It’s just about Friday night … let’s go cruisin’

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Remember when you, or one of your buddies, got a driver’s license? Remember when someone had access to a car that they either owned or borrowed from their parents? It was time to go cruisin’, a “social and recreational experience that involved driving on impulsively random and aimless courses.” Cruisin’ was a great opportunity to meet new friends, and hopefully, new friends who were members of the opposite sex.

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American Grafitti, a 1973 George Lucas film, presents a great depiction of the culture. That film was set in Modesto, California, and in towns throughout the US, Friday and Saturday nights were “cruise nights” somewhere on a local “strip.” Sometime during a cruise night, drivers would inevitably wind up at a local drive-in restaurant to grab a pizza, a sandwich or an ice cream treat. Quite often, music was playing from a PA system, a band or from car radios.

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One of the oldest cruising strips in the US was located on Whittier Boulevard in East LA, where “low-riders” started having fun in the ‘40s. Cruising spread east to Van Nuys Boulevard in California’s San Fernando Valley and then to Woodward Avenue and other streets in the Detroit, Michigan area. Cruising has evolved to local car shows, where American machines can be seen on display somewhere almost every weekend. The “Woodward Dream Cruise,” primarily sponsored by Chevrolet, “actually started as a small fundraiser to raise money for a soccer field,” and has become the world’s largest one-day automotive event, drawing 1.5 million people and forty thousand classic cars from around the globe each year on the third Saturday in August.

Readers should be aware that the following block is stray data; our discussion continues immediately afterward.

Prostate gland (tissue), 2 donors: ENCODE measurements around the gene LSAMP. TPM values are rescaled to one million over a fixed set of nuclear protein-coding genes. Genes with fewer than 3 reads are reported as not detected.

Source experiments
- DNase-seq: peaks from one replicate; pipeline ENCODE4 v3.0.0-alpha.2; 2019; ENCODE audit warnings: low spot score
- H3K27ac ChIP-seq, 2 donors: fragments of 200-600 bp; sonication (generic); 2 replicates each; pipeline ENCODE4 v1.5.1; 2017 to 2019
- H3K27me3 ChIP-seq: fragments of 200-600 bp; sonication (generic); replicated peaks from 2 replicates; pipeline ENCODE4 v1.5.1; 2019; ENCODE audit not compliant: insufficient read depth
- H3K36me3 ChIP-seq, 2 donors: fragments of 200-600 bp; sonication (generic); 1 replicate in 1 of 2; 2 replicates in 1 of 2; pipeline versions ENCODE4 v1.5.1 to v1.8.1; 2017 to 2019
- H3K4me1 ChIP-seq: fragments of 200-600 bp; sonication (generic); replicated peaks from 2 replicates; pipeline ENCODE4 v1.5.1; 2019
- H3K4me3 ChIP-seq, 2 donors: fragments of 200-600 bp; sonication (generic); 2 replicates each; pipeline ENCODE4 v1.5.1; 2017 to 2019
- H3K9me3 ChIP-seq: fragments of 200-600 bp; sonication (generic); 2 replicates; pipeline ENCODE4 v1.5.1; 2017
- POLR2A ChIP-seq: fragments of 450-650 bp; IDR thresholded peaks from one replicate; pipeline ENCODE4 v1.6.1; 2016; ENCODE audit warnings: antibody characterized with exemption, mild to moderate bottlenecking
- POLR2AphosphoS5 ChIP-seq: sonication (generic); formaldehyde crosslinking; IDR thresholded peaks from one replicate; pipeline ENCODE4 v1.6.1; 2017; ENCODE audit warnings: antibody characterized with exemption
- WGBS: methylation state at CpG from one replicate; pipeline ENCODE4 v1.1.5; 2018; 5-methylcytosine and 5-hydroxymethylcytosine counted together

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Local law enforcement has increasingly become disenchanted with cruising and officers regularly write traffic tickets for a number of violations. I guess there are lots of other things for today’s teens to enjoy.

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